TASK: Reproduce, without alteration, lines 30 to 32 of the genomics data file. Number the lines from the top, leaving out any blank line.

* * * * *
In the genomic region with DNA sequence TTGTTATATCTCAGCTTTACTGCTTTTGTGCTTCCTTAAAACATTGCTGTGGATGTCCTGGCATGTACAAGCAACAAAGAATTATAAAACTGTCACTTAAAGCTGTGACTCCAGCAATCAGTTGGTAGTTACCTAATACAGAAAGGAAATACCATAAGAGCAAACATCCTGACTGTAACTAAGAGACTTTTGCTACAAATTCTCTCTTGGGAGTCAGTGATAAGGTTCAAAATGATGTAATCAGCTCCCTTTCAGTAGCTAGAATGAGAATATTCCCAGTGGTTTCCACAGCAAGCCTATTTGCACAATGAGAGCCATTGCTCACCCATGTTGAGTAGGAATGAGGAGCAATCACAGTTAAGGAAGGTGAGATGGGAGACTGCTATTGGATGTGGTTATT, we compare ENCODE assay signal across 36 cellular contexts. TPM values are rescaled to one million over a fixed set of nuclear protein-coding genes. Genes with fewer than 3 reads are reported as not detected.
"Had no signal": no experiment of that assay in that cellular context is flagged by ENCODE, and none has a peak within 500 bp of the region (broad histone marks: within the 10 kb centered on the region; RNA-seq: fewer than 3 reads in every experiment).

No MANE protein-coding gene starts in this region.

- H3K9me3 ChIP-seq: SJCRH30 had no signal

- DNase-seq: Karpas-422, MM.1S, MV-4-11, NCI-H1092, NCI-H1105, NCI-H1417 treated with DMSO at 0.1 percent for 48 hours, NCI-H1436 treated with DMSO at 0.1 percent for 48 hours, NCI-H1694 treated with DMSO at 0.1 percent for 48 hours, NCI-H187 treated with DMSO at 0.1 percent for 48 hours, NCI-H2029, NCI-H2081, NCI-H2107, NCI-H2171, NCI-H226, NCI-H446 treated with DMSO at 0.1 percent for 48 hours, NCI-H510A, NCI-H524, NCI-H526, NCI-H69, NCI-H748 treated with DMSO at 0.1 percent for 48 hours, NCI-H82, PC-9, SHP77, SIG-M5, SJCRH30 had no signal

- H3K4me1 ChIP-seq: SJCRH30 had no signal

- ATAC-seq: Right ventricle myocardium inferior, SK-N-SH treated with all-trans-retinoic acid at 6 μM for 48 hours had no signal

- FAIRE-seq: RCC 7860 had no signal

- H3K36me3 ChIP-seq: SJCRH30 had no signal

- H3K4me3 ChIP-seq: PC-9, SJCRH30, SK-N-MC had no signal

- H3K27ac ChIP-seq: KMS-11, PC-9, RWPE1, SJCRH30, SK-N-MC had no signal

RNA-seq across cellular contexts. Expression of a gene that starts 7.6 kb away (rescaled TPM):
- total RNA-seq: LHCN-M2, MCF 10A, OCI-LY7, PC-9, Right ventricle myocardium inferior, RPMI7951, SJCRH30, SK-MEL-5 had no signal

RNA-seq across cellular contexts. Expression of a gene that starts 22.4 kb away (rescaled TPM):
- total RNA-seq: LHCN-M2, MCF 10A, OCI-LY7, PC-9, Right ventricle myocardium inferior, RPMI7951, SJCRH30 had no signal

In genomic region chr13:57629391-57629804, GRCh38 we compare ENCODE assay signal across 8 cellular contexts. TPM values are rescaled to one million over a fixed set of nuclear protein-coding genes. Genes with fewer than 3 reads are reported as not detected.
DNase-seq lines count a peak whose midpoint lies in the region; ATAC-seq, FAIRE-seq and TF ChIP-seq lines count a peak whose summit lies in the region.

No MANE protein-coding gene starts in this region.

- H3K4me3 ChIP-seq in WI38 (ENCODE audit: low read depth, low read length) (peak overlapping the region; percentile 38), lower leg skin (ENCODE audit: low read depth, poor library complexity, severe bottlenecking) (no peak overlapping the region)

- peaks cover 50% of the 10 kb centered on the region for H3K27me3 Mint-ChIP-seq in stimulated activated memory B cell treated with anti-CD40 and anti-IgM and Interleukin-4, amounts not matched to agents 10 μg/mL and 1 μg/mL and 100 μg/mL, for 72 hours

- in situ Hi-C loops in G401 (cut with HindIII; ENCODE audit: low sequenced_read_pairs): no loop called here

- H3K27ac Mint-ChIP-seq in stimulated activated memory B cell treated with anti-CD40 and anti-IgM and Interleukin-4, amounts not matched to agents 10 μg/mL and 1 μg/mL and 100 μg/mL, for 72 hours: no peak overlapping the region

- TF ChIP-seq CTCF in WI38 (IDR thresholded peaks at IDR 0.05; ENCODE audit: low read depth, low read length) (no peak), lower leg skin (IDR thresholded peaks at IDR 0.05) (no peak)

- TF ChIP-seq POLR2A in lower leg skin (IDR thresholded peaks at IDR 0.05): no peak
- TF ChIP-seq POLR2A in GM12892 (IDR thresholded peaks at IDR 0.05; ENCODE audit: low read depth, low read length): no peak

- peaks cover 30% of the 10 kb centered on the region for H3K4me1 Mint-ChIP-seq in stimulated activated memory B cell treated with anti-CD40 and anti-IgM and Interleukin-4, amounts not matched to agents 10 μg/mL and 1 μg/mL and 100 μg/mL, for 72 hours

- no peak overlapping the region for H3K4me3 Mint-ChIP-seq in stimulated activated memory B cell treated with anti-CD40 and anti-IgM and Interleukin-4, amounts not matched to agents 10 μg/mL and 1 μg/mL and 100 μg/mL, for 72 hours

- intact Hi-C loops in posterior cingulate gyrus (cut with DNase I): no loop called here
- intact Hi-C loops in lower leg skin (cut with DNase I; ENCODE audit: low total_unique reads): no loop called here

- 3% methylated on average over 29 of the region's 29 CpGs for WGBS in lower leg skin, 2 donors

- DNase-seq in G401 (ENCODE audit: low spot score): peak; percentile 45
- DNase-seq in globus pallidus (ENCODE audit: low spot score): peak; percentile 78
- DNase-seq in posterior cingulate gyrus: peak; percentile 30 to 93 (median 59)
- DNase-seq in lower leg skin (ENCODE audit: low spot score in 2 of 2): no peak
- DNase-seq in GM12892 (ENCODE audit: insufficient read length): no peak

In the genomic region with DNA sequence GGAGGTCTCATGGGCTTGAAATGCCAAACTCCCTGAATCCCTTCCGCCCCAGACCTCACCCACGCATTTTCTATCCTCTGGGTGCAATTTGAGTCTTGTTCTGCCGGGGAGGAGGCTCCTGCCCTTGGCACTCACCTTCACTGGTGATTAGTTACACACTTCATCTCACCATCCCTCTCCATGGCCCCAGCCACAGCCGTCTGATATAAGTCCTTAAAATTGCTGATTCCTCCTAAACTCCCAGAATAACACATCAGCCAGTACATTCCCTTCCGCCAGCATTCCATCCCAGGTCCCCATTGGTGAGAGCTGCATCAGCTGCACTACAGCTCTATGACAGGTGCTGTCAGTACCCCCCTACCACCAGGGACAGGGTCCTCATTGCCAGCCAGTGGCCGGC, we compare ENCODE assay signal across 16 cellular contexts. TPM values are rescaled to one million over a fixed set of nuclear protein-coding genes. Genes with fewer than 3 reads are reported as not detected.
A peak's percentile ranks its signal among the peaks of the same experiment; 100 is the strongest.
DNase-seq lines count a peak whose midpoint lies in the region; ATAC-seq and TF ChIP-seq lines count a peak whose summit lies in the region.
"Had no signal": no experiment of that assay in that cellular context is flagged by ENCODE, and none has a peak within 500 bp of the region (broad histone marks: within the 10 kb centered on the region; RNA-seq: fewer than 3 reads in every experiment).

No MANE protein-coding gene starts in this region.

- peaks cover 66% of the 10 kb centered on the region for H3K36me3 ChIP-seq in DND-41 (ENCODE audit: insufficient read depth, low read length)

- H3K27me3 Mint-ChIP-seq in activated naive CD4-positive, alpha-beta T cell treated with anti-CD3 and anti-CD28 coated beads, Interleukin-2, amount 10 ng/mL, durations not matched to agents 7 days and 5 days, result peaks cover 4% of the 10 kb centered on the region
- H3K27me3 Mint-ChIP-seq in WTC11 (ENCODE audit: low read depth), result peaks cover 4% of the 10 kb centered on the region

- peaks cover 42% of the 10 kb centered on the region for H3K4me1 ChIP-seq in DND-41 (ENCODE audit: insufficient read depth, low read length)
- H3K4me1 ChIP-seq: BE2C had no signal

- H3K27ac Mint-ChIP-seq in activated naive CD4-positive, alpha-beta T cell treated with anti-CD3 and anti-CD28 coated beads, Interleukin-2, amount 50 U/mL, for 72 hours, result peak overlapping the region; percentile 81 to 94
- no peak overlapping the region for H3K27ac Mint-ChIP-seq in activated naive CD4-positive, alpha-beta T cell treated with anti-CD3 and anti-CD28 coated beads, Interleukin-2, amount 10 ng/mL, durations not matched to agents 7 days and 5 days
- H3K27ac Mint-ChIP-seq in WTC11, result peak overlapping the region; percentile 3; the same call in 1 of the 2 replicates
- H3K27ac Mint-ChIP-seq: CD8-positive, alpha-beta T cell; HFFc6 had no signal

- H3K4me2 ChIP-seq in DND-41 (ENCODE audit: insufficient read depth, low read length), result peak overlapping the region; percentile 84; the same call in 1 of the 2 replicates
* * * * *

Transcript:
- 3% methylated on average over 29 of the region's 29 CpGs for WGBS in lower leg skin, 2 donors

- DNase-seq in G401 (ENCODE audit: low spot score): peak; percentile 45
- DNase-seq in globus pallidus (ENCODE audit: low spot score): peak; percentile 78